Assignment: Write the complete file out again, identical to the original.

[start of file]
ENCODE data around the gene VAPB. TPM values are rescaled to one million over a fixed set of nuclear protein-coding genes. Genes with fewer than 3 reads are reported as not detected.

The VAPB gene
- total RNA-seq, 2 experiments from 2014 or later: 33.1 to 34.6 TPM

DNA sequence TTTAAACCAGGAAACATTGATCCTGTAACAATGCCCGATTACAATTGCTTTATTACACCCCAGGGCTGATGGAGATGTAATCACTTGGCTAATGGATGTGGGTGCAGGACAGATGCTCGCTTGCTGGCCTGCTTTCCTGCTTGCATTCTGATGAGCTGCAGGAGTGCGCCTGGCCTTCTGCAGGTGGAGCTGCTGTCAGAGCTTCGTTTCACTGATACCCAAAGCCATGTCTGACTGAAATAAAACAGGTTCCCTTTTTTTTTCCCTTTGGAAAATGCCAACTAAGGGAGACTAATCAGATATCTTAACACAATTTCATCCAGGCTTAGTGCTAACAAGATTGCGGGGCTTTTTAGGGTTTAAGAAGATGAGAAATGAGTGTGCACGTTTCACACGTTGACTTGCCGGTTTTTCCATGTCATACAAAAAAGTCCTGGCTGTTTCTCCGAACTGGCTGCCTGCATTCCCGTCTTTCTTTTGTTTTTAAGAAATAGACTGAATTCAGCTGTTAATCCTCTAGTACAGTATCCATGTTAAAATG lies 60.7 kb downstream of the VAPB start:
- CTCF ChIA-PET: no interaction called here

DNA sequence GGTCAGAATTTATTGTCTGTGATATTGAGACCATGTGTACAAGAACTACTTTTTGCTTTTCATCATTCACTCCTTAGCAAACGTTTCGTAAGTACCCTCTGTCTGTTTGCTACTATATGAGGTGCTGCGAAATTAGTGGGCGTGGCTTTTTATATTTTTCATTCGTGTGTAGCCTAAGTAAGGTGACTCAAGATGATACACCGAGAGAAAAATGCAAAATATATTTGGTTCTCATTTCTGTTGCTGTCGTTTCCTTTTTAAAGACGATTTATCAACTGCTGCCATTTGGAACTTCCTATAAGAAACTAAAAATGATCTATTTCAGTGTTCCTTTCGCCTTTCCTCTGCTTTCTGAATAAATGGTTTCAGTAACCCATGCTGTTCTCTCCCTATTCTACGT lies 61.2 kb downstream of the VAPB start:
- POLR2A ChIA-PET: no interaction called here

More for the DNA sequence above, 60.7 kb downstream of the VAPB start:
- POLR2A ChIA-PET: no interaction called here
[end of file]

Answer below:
ENCODE data around the gene VAPB. TPM values are rescaled to one million over a fixed set of nuclear protein-coding genes. Genes with fewer than 3 reads are reported as not detected.

The VAPB gene
- total RNA-seq, 2 experiments from 2014 or later: 33.1 to 34.6 TPM

DNA sequence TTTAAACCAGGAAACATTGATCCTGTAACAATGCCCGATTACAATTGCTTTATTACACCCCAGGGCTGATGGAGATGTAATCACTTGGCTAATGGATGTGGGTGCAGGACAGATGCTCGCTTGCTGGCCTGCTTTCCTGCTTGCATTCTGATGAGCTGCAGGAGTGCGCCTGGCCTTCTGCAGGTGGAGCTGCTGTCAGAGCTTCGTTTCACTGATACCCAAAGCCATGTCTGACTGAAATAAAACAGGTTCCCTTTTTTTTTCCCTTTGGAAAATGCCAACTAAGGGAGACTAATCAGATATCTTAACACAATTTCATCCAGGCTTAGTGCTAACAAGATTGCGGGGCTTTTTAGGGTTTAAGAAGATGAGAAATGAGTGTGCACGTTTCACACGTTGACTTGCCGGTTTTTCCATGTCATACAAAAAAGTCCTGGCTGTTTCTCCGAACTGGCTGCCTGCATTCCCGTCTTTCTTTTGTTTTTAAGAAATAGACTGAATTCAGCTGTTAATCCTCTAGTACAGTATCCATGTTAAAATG lies 60.7 kb downstream of the VAPB start:
- CTCF ChIA-PET: no interaction called here

DNA sequence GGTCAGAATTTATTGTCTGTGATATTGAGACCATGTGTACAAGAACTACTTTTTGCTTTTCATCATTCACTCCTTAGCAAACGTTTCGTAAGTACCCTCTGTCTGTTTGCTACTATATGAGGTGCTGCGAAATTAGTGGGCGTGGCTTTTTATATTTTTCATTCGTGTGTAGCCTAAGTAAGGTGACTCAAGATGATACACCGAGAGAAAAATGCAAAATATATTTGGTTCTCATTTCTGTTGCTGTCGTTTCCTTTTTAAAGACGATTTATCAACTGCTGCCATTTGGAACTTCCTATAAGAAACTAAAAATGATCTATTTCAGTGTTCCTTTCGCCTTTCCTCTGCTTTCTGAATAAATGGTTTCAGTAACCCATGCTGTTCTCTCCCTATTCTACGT lies 61.2 kb downstream of the VAPB start:
- POLR2A ChIA-PET: no interaction called here

More for the DNA sequence above, 60.7 kb downstream of the VAPB start:
- POLR2A ChIA-PET: no interaction called here